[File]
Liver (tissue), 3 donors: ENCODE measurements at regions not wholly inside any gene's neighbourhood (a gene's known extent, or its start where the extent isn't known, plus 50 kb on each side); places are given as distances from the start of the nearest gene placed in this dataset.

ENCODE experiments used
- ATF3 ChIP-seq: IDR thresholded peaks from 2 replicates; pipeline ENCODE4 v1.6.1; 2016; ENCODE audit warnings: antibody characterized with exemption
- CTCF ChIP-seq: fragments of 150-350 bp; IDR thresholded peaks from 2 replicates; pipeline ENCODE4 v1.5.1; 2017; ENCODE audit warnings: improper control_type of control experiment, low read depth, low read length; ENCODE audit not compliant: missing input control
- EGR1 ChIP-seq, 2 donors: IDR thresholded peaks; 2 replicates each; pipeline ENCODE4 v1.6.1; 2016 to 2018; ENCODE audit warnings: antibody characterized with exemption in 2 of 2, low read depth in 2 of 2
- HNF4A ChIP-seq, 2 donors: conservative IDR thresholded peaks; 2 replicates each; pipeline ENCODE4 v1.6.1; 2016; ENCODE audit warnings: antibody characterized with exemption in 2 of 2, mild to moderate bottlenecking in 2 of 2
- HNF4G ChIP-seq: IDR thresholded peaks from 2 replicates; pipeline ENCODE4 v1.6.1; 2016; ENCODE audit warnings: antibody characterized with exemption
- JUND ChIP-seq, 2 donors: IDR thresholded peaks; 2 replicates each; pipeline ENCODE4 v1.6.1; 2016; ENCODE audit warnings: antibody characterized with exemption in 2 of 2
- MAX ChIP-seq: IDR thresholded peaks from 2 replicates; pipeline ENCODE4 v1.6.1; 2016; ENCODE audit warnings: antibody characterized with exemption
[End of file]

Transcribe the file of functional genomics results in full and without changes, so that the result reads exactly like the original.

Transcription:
Liver (tissue), 3 donors: ENCODE measurements at regions not wholly inside any gene's neighbourhood (a gene's known extent, or its start where the extent isn't known, plus 50 kb on each side); places are given as distances from the start of the nearest gene placed in this dataset.

ENCODE experiments used
- ATF3 ChIP-seq: IDR thresholded peaks from 2 replicates; pipeline ENCODE4 v1.6.1; 2016; ENCODE audit warnings: antibody characterized with exemption
- CTCF ChIP-seq: fragments of 150-350 bp; IDR thresholded peaks from 2 replicates; pipeline ENCODE4 v1.5.1; 2017; ENCODE audit warnings: improper control_type of control experiment, low read depth, low read length; ENCODE audit not compliant: missing input control
- EGR1 ChIP-seq, 2 donors: IDR thresholded peaks; 2 replicates each; pipeline ENCODE4 v1.6.1; 2016 to 2018; ENCODE audit warnings: antibody characterized with exemption in 2 of 2, low read depth in 2 of 2
- HNF4A ChIP-seq, 2 donors: conservative IDR thresholded peaks; 2 replicates each; pipeline ENCODE4 v1.6.1; 2016; ENCODE audit warnings: antibody characterized with exemption in 2 of 2, mild to moderate bottlenecking in 2 of 2
- HNF4G ChIP-seq: IDR thresholded peaks from 2 replicates; pipeline ENCODE4 v1.6.1; 2016; ENCODE audit warnings: antibody characterized with exemption
- JUND ChIP-seq, 2 donors: IDR thresholded peaks; 2 replicates each; pipeline ENCODE4 v1.6.1; 2016; ENCODE audit warnings: antibody characterized with exemption in 2 of 2
- MAX ChIP-seq: IDR thresholded peaks from 2 replicates; pipeline ENCODE4 v1.6.1; 2016; ENCODE audit warnings: antibody characterized with exemption